For those who do find work, there is a lack of return for educational achievement or skills. 40% of African and 39% Bangladeshi employees were overqualified for their roles compared to 25% of white workers according to the Joseph Rowntree Foundation report, Poverty and Ethnicity in the Labour Market.
In our own experience with some of our participants, there have been inexplicable / inexcusable omissions from 2nd round interviews for people we know were exceptional. Not good. Not excellent. Exceptional.
From conversations with some of our specifically black ethnic minority participants, positive discrimination would not be a welcome route into work anyway.
They expect to be hired for their skills and would be highly embarrassed to be thought of as a ‘token’ minority employee or ‘quota’ target.
As has already been demonstrated, ethnic minorities are qualified for and able to do the jobs they apply for.
They don’t need help.
That only makes sense if you believe that ethnic minorities couldn’t possibly manage on their own merit and only succeed when they are helped by the legions of employers who like losing money.
But employers, especially those who think this isn’t an issue that concerns them, need help to break down their own biases and treat people who have a different culture to be as valuable as their white counterparts.
Because this isn’t just a problem for ethnic minorities. It’s actually a problem for companies, government and society.
According to Shelly-Ann Brown on her new site, https://economiclead.com/, companies with above average diversity show before taxes earnings 9% higher than those with below average diversity.
They also show 19% higher innovation revenue because people with different experiences see the same problem in different ways which means more solutions are quickly found, in turn increasing the odds that one of those solutions will be successful.
As things stand, according to a study by the LSE, the total loss to the economy caused by earnings inequality is £127bn per year! June Sarpong’s Diversify website has a nice visual breakdown of the study and it’s actually a really great starting point for us all as individuals to start looking at our own biases (don’t be shy, we all have them!).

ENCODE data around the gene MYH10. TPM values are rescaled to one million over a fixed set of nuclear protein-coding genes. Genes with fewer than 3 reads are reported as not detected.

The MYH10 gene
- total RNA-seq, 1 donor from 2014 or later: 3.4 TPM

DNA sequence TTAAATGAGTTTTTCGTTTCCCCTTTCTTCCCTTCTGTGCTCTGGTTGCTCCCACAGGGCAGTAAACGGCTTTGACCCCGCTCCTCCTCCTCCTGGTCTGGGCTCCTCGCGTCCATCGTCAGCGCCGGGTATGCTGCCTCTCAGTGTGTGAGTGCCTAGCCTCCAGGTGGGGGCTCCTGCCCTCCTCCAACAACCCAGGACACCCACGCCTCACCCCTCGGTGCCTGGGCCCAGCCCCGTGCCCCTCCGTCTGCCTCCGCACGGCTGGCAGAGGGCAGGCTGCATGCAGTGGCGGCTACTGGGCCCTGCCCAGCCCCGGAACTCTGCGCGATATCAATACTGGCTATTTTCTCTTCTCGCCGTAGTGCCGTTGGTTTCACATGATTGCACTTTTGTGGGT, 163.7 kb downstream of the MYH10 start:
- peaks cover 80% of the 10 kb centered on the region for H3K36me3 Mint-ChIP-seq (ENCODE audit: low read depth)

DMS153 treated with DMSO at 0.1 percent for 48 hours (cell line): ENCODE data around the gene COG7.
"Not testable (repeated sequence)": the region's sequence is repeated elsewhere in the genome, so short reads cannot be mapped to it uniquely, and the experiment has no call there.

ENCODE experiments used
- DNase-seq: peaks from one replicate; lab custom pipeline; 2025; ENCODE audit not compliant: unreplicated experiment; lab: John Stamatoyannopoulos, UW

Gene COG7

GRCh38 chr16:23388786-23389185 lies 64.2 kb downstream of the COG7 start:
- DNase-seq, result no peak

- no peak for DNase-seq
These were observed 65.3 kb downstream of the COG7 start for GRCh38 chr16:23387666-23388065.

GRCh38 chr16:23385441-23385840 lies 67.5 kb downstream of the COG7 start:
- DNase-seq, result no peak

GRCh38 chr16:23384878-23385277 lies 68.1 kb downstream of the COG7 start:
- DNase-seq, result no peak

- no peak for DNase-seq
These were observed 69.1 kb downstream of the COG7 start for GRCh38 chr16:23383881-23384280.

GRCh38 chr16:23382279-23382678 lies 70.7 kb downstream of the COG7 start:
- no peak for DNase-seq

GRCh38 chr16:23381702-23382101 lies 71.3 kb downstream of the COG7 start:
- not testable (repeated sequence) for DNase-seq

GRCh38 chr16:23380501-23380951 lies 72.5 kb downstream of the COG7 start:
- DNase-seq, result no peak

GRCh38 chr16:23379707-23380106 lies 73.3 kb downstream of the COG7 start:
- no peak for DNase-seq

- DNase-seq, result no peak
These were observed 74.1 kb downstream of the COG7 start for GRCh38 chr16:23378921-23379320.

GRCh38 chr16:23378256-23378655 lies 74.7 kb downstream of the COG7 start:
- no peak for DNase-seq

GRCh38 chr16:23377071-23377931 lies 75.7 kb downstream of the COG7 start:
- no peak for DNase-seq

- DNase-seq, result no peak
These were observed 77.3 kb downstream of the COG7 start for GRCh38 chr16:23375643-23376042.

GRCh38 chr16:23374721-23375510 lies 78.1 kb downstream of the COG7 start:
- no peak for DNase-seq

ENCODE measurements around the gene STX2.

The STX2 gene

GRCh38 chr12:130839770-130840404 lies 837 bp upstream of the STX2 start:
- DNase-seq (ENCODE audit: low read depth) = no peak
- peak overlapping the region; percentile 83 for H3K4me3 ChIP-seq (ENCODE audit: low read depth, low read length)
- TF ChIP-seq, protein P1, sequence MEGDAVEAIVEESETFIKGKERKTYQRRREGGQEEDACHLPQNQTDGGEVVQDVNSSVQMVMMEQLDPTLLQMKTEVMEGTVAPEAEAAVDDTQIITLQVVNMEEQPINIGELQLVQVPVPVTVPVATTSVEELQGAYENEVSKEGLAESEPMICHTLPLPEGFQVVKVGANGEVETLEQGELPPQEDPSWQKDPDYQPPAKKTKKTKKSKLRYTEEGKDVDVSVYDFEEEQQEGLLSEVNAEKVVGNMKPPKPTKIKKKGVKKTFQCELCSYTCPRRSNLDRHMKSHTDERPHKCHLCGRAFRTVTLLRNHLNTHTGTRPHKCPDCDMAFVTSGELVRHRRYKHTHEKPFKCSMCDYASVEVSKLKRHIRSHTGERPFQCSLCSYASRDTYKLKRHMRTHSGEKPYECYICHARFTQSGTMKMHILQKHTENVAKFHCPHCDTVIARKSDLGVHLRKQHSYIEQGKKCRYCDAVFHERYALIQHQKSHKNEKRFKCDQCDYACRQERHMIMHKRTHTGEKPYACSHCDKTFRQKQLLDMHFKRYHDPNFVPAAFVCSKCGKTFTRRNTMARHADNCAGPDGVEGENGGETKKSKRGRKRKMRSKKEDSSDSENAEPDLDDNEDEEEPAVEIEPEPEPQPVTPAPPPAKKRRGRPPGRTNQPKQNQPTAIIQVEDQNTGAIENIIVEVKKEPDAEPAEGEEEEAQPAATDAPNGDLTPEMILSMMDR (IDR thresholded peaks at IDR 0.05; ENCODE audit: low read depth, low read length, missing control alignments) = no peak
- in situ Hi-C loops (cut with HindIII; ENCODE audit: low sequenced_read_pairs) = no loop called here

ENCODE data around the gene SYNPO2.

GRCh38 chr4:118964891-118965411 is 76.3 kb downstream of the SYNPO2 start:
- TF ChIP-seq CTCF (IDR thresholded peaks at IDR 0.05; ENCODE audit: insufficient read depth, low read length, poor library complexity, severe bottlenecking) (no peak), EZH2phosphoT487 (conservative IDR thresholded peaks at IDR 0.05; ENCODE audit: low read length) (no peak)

So, it makes sense for companies to increase their diversity.
What’s the solution?
Well, you’ll be happy to know there is one and it’s pretty straight forward really.
Positive Action is the solution.
Positive Action is not positive discrimination.
It is legal and helps to rebalance the built in prejudices and biases in the current system.
Here are some simple steps:
when you have equal candidates for roles with equal levels of skill then employ the one who is under-represented – whether female, ethnic minority, ability etc. You should be aiming to have a company that mirrors the society in which you profit. You WANT to be inclusive. Inclusivity is good for you and for all your employees. Difference is good for your company. This is legal, fair and makes you more competitive;
(this is related) review the skills and qualifications of your staff, and if those from underrepresented backgrounds in the levels above are qualified, promote them as soon as a post becomes available - and don’t forget to increase their wages to match those of their counterparts;
attract candidates from minority groups to your company - you can do this by working with and advertising through organisations such as pRESPECT and AAI;
encourage applications from people from underrepresented groups by, for example, participating in outreach events;
providing peace / prayer rooms, if appropriate, to give employees alternative ways to recharge - their productivity will increase;
listen to your current employees - is there resistance? Inclusivity only works when EVERYONE is included;
We can help employers make lasting changes to their recruitment processes and in work progression that will positively impact the generations to come.
For now, a good example of implementation of a positive action strategy is that deployed by the Scottish Fire and Rescue Service which we would suggest as a template for your own.